• Representational sparsity rises as models get larger, a trend that does not hold across the board; Some features emerge with dedicated neurons as the model grows larger, others break down into finer features as the model grows larger, and many others either do not change or are randomly arrived at.

A few advantages of sparse probing

  • The potential for confounding classification quality and ranking quality when investigating individual neurons with probes is further addressed by the availability of probes with optimality guarantees.
  • Also, sparse probes have less storage capacity, so there is less reason to worry about the probe being able to learn the task itself.
  • To query, you need a supervised dataset. However, once you build one, you can use it to interpret any model, which opens the door to research into the universality of learned circuits and abstract theories of nature.
  • Instead of relying on subjective evaluations, it can be used to automatically check how different architectural choices affect polysemantic and superposition.

Sparse inquiry has limitations

  • Strong inferences can only be made from experimental data with an additional secondary investigation of identified neurons.
  • Due to its sensitivity to implementation details, anomalies, misspecifications, and misleading correlations in the probing dataset, probing can provide limited insight into causality.
  • Especially in terms of interpretation, spatial probes cannot identify features built on multiple layers or distinguish between features in superposition and features represented as the union of several discrete, more granular features.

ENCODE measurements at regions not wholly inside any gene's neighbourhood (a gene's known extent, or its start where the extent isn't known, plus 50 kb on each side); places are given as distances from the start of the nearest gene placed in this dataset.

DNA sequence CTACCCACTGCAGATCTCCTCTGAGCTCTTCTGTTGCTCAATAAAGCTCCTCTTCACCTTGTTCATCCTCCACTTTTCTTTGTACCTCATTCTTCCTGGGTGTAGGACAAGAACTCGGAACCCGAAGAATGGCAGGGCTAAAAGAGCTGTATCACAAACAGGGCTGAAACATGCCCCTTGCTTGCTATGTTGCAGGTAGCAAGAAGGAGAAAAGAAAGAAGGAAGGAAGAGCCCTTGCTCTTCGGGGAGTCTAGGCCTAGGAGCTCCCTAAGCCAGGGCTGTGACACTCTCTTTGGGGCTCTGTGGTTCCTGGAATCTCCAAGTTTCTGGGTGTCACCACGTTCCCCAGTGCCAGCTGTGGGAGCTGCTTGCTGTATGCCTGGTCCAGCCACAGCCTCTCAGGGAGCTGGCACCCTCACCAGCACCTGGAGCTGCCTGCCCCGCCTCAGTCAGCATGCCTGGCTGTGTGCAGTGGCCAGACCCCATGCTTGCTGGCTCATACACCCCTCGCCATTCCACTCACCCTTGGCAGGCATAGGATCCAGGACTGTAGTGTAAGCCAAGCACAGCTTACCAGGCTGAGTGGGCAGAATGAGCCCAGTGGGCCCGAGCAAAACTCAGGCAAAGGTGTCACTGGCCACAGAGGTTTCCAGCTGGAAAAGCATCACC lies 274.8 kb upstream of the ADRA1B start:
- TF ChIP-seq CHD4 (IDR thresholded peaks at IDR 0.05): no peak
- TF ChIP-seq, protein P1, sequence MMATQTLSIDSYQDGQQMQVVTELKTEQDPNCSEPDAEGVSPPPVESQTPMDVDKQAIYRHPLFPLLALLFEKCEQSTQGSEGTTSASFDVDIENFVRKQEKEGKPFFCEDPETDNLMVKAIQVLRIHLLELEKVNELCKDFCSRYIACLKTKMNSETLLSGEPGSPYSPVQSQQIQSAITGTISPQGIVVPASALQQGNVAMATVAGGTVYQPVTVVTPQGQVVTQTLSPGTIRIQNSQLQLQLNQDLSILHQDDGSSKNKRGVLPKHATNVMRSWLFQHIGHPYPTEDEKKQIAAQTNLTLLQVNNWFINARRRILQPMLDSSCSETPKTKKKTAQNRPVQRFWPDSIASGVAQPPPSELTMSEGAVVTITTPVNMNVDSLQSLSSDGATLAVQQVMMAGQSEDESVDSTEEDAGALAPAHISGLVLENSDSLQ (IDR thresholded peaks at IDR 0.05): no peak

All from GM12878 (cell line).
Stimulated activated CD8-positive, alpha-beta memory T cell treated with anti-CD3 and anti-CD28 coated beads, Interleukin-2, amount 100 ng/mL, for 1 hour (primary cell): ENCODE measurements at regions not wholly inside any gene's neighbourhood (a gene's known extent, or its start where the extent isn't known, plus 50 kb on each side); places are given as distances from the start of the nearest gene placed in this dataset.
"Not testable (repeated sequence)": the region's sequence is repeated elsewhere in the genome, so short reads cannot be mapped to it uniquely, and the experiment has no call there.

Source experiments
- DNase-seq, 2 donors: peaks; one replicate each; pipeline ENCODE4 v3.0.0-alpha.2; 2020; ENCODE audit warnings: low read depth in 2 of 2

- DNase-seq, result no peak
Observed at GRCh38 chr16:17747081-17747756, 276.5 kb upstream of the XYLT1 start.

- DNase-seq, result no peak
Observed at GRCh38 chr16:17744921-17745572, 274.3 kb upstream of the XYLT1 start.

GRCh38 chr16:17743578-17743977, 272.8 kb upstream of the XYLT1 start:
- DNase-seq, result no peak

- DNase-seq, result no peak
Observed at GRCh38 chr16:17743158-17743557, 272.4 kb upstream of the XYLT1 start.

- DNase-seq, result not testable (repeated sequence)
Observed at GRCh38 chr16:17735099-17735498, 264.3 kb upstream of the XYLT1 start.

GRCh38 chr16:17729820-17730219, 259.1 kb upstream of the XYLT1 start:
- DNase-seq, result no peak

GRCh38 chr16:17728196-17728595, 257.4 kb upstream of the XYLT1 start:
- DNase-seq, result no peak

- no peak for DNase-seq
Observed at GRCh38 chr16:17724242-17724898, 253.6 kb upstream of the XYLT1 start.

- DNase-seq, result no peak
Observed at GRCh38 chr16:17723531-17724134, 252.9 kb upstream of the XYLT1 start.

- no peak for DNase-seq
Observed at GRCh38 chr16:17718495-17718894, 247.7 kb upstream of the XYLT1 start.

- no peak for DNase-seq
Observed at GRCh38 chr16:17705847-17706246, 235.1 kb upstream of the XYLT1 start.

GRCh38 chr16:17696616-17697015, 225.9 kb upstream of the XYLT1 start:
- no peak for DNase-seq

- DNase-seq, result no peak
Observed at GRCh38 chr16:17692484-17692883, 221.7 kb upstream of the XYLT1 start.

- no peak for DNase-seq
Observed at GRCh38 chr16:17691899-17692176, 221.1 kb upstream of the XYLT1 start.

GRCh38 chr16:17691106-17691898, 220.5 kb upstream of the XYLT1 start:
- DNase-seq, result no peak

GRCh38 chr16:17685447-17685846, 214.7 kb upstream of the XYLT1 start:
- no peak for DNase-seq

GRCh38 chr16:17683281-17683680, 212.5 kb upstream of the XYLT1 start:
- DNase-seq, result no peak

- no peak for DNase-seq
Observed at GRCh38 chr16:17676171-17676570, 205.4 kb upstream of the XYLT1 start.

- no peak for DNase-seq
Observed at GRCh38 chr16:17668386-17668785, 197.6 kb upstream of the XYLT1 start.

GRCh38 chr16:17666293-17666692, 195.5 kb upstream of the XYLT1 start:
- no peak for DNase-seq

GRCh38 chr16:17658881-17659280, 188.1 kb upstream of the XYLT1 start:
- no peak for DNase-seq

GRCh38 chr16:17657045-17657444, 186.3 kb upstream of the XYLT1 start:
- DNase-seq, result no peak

• Iterative pruning may be necessary to identify all significant neurons if space probing misses some due to redundancy in the probing dataset. Using multi-token characteristics requires specialized processing and is typically implemented using aggregations that may further dilute the specificity of the result.

Using a revolutionary spatial probing technique, our work uncovers a wealth of rich, human-perceivable structures in LLMs. Scientists plan to build a vast collection of probing datasets, perhaps with the help of AI, that record details related to bias, justice, security and higher decision-making. They encourage other researchers to join in exploring this “ambitious interpretation” and argue that an empirical approach that evokes natural science can be more productive than typical machine learning experimental loops. Having large and diverse supervised datasets will allow for improved evaluations of the next generation of unsupervised interpretation techniques needed to keep up with AI advances, as well as automating the evaluation of new models.


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Dhanshree Shenwai is a Computer Science Engineer and has good experience in FinTech companies covering Financial, Cards & Payments and Banking domains with keen interest in applications of AI. She is passionate about exploring new technologies and advancements in today’s evolving world that make life easier for everyone.